Intelligibility of music playlists

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Gabbolini, Giovanni
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University College Cork
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A common strategy for organising music is by arranging songs in a playlist to obtain a continuous and thematic music flow. Playlists are popular in music streaming services, where 58% of the listeners construct their own playlists. The flip side of popularity is content-overload; streaming services currently host billions of playlists. The commercial value of playlists has attracted notable research efforts during the last two decades. Much of the research on playlists is concerned with automatically constructing playlists. This dissertation is on playlists, but on a topic complementary to constructing playlists. Our concern here is on describing playlists, so that playlists can be understood by a human audience, i.e. so that they become intelligible. The way we achieve intelligibility is by developing algorithms that can generate textual annotations, both at playlist level and at song level. At playlist level, an annotation can be text (e.g. a tag or a caption) that describes the playlist as a whole; at song level, an annotation can be text that describes the transition between two consecutive songs in the playlist. The purpose of intelligibility is that of facilitating music organisation & access, as well as enhancing the listen- ing experience of users, two goals particularly relevant in a content overload scenario. We propose five algorithms for playlist-level intelligibility, and three algorithms for song-level intelligibility. We are particularly interested in the user experi- ence, so we test the algorithms, in most cases, with both offline experiments and user trials. We find evidence that the algorithms can help accomplish the two goals of intelligibility, i.e. enhancing listening experiences, and facilitating organisation and access. We pair the algorithms with a comprehensive survey of MIR research on music playlists, which provide a useful framework for understanding our contributions in the context of a broad selection of related research.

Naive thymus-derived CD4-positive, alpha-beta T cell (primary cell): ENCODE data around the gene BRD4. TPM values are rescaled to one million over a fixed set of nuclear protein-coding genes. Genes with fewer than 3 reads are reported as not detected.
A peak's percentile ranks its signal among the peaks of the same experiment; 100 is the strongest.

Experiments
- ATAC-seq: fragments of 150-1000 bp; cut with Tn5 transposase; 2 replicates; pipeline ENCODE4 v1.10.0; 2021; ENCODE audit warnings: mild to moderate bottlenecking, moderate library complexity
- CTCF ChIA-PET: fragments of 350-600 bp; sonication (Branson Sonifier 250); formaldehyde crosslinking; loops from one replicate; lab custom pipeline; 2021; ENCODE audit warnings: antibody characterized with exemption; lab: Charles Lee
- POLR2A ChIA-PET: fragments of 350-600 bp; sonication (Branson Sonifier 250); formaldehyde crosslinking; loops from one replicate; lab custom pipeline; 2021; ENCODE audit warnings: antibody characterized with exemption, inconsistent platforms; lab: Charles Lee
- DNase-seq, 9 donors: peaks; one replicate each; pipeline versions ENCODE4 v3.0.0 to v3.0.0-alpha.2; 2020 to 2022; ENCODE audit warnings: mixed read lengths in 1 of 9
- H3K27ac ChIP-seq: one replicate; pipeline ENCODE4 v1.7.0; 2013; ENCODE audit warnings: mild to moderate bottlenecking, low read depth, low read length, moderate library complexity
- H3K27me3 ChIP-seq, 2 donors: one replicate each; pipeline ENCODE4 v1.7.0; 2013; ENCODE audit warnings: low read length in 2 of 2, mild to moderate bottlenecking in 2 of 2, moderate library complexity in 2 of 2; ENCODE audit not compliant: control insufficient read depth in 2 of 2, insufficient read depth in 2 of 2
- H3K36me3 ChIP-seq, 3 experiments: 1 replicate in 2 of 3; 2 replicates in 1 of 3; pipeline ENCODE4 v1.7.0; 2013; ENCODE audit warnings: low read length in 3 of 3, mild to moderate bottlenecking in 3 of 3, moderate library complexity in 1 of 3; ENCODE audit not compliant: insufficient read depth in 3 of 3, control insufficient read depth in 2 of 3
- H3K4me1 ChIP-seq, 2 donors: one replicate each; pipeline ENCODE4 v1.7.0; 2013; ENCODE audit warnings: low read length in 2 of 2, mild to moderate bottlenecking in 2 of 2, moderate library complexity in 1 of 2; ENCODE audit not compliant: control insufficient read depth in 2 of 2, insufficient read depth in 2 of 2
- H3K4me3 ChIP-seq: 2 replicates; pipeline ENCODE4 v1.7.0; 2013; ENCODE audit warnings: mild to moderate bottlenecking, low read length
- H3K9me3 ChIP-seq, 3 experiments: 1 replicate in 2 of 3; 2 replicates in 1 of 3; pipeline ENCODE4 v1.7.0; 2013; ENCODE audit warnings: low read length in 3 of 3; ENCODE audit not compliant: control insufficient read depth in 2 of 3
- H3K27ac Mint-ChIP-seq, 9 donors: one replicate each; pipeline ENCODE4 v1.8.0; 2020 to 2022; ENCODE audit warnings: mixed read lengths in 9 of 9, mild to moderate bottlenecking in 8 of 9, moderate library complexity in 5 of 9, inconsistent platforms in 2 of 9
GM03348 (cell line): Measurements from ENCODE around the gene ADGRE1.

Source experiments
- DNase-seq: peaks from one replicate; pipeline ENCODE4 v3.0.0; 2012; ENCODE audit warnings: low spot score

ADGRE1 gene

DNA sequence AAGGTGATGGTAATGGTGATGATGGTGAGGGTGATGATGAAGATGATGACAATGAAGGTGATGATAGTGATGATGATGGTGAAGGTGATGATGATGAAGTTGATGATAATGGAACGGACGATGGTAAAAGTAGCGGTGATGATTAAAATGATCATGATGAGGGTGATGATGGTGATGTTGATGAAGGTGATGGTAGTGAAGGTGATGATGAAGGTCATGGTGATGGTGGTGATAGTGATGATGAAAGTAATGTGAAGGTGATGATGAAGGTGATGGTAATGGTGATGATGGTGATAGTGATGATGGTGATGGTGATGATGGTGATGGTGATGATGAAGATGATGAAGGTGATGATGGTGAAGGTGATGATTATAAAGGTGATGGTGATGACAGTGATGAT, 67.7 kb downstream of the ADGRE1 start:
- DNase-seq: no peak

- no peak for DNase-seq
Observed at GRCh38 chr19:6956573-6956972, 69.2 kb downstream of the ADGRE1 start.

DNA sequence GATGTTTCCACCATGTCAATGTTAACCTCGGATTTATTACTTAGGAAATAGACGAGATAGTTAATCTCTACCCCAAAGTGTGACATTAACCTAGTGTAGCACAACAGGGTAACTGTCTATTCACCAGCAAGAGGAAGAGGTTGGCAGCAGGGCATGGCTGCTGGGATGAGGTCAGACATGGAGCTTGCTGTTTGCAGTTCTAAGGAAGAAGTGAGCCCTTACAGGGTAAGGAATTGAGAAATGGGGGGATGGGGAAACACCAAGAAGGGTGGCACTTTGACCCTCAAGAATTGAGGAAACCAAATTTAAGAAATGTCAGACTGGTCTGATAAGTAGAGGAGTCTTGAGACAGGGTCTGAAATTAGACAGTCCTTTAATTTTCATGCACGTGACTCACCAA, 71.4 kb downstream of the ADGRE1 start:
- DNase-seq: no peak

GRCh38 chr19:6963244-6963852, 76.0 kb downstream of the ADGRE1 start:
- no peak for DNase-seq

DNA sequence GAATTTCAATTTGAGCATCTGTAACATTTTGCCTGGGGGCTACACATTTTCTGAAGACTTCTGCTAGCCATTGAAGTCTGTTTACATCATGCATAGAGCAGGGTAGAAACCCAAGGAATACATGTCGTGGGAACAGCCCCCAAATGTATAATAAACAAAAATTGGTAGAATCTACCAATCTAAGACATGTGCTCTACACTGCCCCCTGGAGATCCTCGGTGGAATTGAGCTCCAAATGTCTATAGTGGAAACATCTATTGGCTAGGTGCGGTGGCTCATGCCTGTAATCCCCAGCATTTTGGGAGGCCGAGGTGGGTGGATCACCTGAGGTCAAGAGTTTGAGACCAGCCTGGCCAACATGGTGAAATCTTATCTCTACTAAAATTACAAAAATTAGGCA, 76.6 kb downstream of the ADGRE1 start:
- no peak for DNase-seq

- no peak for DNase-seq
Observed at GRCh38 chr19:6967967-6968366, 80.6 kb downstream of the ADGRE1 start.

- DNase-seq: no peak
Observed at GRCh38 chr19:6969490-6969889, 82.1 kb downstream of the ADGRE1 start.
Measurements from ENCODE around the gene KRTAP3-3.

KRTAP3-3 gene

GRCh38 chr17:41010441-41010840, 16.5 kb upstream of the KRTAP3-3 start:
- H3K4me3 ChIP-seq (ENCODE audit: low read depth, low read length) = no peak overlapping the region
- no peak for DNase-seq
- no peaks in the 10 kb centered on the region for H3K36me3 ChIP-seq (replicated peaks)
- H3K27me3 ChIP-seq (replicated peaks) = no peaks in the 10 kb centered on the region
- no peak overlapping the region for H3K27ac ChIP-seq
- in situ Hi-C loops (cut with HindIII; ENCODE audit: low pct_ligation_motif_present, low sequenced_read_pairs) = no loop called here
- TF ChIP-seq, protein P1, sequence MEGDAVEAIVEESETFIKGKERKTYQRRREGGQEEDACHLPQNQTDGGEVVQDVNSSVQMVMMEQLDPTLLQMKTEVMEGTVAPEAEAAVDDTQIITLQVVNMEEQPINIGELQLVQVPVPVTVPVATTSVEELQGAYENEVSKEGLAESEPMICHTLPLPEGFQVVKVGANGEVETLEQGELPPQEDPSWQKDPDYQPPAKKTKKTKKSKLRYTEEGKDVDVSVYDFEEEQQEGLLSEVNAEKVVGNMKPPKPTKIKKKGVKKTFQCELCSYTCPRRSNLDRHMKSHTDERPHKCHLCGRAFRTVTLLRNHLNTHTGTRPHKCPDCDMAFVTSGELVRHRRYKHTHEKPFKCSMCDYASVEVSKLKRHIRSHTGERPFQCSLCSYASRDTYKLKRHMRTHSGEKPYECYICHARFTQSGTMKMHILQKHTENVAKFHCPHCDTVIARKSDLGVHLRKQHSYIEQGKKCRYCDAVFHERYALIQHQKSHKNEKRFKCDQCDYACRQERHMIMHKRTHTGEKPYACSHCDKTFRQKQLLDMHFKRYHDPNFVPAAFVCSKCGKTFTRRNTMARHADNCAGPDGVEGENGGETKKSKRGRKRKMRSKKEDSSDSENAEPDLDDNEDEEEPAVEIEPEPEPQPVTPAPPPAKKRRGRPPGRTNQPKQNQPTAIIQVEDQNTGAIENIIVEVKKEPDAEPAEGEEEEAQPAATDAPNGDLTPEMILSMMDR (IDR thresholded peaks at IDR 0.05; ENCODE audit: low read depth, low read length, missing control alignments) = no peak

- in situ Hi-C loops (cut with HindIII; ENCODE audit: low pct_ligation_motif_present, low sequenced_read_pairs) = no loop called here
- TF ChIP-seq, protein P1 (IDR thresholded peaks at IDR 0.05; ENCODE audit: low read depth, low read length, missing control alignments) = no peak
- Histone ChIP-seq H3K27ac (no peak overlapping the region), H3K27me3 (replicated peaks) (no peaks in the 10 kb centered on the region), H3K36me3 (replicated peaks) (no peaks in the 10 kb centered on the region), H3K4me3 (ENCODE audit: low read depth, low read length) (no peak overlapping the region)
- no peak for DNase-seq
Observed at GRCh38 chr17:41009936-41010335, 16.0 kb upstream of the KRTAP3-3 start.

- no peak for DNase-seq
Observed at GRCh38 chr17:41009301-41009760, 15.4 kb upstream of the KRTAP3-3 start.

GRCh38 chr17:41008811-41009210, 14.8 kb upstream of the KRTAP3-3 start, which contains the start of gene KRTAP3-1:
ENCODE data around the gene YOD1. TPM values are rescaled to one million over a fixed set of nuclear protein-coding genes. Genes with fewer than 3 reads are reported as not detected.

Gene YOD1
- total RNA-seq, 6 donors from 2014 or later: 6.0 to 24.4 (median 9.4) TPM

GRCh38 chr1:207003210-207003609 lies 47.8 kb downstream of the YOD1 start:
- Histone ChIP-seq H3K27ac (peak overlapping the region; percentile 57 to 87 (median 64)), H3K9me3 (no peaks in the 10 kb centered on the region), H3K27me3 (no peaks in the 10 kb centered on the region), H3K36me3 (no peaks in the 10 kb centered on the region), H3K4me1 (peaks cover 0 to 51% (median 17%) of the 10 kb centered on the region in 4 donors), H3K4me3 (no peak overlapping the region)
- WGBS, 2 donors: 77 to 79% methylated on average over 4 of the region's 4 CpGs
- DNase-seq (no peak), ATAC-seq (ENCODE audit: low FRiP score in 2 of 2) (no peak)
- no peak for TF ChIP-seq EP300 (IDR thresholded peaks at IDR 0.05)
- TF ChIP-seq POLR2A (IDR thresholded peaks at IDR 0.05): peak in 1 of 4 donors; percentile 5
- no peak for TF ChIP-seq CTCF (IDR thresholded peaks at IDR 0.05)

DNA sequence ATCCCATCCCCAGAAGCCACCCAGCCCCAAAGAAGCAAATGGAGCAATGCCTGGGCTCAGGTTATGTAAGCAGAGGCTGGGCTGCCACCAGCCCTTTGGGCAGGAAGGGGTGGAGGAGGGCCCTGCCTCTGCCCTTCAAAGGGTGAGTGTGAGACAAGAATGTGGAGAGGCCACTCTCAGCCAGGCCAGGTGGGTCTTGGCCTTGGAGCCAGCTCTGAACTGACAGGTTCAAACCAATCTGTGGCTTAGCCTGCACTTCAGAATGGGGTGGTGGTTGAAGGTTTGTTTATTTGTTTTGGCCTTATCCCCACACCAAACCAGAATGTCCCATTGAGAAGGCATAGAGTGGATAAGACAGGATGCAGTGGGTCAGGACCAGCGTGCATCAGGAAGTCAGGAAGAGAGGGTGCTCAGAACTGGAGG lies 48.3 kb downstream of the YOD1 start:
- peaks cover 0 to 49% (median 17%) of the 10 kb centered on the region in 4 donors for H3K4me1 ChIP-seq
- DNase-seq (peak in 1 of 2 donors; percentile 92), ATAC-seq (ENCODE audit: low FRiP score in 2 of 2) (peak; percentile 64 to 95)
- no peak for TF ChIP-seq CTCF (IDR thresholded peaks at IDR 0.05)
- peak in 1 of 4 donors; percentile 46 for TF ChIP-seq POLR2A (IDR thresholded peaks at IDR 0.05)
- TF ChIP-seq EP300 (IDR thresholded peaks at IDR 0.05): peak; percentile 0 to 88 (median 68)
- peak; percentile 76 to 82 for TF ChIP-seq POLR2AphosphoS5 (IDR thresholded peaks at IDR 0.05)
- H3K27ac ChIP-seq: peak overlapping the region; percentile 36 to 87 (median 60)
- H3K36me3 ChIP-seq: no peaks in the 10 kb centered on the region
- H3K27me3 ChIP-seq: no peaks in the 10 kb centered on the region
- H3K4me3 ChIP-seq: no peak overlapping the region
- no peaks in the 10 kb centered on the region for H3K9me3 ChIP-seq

Music information retrieval , Playlists , Intelligibility , Recommender systems
Gabbolini , G. 2023. Intelligibility of music playlists. PhD Thesis, University College Cork.